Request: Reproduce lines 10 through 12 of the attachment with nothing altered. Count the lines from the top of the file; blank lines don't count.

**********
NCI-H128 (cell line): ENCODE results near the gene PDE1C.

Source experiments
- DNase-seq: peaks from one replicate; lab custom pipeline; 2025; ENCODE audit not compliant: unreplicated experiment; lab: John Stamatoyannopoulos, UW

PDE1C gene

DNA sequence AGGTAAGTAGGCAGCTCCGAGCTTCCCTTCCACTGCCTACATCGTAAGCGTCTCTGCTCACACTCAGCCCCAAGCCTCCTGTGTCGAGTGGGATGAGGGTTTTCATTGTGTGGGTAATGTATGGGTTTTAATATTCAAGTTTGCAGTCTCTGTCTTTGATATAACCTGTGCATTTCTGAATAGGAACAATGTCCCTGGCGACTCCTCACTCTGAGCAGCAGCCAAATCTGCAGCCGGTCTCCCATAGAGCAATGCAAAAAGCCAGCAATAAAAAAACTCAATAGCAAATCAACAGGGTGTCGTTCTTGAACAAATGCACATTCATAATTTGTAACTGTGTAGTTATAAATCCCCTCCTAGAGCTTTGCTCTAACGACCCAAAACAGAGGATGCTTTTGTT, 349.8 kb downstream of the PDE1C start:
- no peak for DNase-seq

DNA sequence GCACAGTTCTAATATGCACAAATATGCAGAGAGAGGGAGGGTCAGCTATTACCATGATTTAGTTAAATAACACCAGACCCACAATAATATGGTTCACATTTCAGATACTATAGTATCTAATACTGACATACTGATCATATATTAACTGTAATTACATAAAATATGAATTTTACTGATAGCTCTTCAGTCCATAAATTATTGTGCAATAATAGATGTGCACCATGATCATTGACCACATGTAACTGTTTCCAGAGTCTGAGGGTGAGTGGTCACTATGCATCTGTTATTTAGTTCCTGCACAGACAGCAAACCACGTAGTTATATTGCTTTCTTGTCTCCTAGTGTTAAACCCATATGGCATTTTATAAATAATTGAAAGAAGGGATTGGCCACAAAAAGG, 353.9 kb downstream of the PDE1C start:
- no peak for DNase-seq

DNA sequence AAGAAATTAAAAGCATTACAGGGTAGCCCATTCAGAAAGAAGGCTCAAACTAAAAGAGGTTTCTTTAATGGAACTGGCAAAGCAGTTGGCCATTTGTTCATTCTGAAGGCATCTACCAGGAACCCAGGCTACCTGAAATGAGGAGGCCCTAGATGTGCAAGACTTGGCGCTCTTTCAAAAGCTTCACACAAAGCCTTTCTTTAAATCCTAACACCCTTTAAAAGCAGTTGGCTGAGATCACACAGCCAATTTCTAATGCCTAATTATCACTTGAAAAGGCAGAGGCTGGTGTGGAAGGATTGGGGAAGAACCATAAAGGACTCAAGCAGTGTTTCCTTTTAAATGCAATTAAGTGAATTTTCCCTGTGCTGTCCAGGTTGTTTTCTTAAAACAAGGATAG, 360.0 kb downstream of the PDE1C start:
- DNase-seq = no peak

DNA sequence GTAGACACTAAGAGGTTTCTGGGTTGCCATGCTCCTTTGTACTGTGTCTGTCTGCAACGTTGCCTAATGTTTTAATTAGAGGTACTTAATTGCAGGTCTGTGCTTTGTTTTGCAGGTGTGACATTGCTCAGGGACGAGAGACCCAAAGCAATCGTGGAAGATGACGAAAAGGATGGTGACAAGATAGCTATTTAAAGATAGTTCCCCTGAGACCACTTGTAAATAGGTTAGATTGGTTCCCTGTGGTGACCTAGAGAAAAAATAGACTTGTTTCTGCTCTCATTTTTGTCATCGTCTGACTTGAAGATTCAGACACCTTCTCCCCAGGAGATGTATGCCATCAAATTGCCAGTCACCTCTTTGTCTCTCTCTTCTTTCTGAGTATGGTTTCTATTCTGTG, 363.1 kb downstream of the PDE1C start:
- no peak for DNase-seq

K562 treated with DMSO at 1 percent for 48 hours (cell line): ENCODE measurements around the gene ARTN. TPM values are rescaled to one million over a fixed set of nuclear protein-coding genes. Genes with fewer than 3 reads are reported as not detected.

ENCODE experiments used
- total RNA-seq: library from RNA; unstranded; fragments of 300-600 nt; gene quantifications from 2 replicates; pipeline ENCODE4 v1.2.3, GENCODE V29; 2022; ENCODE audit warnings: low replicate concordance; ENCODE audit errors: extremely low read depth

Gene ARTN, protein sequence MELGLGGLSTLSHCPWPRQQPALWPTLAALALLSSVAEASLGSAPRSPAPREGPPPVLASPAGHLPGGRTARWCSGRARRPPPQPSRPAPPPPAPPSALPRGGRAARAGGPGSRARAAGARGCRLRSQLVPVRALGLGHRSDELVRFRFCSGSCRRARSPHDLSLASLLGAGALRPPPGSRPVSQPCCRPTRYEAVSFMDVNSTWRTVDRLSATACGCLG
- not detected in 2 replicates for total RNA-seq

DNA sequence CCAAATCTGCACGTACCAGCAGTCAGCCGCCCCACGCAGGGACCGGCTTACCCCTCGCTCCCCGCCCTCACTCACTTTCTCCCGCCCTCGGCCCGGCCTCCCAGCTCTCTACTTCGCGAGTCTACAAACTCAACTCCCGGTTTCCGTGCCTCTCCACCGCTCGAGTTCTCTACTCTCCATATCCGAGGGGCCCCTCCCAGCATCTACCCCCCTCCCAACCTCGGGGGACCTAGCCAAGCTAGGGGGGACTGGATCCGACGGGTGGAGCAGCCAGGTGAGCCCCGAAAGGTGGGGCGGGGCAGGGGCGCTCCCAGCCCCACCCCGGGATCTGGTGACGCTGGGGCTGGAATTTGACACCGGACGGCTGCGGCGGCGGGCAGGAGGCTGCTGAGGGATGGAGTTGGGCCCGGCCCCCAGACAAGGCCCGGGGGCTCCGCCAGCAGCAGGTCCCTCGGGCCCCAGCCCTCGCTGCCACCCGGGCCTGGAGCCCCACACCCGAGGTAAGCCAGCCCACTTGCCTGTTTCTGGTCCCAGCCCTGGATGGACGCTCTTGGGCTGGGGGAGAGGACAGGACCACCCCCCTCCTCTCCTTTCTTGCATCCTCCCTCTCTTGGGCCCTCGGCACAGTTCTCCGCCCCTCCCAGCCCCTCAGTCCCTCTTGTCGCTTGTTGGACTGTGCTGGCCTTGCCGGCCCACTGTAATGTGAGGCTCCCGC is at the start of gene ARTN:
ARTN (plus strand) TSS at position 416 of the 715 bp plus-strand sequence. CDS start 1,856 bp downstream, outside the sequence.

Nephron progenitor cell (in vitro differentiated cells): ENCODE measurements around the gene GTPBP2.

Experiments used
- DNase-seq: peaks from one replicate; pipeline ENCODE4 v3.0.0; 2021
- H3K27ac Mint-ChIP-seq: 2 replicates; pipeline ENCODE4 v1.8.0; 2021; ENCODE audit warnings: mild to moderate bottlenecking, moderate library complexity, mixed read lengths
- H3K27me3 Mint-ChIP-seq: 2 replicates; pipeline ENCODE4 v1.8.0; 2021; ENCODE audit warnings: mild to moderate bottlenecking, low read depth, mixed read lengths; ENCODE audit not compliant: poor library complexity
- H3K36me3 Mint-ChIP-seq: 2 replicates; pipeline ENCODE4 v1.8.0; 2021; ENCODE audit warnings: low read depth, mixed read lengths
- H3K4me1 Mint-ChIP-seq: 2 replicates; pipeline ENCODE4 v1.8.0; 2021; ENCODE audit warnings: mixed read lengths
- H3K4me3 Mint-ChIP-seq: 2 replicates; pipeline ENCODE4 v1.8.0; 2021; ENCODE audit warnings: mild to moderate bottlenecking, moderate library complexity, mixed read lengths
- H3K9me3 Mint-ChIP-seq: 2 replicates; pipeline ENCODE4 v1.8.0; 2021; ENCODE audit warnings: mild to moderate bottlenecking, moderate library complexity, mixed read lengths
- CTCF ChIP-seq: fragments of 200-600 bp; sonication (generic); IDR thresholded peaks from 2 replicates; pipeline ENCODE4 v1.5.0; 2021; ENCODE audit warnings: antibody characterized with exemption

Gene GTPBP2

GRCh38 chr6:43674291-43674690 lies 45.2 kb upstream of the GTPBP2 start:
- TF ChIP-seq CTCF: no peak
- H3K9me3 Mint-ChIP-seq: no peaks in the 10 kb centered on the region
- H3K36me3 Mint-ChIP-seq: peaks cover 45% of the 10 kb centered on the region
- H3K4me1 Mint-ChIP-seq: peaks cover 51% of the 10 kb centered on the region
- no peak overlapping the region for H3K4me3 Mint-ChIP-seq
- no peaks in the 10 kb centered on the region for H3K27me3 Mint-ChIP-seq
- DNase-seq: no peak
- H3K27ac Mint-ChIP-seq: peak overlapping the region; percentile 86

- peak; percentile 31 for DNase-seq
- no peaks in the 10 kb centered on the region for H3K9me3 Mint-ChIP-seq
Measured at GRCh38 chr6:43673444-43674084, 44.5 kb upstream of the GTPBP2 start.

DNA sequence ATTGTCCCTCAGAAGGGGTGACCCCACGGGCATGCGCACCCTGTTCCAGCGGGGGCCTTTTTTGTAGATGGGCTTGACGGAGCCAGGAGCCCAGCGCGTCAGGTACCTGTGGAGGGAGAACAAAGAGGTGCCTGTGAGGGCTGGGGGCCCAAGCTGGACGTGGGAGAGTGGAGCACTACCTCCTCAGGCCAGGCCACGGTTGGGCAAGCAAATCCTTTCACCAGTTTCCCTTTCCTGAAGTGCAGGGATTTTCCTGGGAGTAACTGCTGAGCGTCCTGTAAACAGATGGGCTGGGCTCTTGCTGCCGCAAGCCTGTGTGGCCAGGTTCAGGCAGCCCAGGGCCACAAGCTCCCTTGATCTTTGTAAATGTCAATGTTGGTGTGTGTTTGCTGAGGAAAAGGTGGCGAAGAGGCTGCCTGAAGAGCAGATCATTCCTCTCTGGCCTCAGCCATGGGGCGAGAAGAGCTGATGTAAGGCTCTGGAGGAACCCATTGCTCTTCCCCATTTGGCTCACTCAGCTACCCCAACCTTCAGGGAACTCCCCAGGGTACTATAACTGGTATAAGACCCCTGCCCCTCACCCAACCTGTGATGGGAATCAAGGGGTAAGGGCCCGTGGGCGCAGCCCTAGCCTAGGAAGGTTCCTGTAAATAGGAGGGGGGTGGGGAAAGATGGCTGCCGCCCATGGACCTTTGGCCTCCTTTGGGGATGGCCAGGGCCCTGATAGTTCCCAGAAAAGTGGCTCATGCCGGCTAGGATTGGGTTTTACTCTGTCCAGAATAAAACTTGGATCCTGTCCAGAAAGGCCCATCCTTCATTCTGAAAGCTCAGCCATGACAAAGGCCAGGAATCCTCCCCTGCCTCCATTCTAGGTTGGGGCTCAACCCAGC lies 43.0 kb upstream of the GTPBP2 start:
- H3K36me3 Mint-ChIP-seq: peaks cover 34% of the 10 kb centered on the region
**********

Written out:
- DNase-seq = no peak

DNA sequence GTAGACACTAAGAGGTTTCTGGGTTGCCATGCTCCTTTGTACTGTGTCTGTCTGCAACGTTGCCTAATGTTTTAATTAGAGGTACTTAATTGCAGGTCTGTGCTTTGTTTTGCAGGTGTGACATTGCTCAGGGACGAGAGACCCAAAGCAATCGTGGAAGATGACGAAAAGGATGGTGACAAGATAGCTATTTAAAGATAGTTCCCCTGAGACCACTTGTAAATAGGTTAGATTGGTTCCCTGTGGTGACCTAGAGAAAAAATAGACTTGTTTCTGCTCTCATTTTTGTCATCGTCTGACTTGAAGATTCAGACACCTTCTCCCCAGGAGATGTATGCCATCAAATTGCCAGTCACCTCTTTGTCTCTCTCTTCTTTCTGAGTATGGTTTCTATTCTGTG, 363.1 kb downstream of the PDE1C start:
- no peak for DNase-seq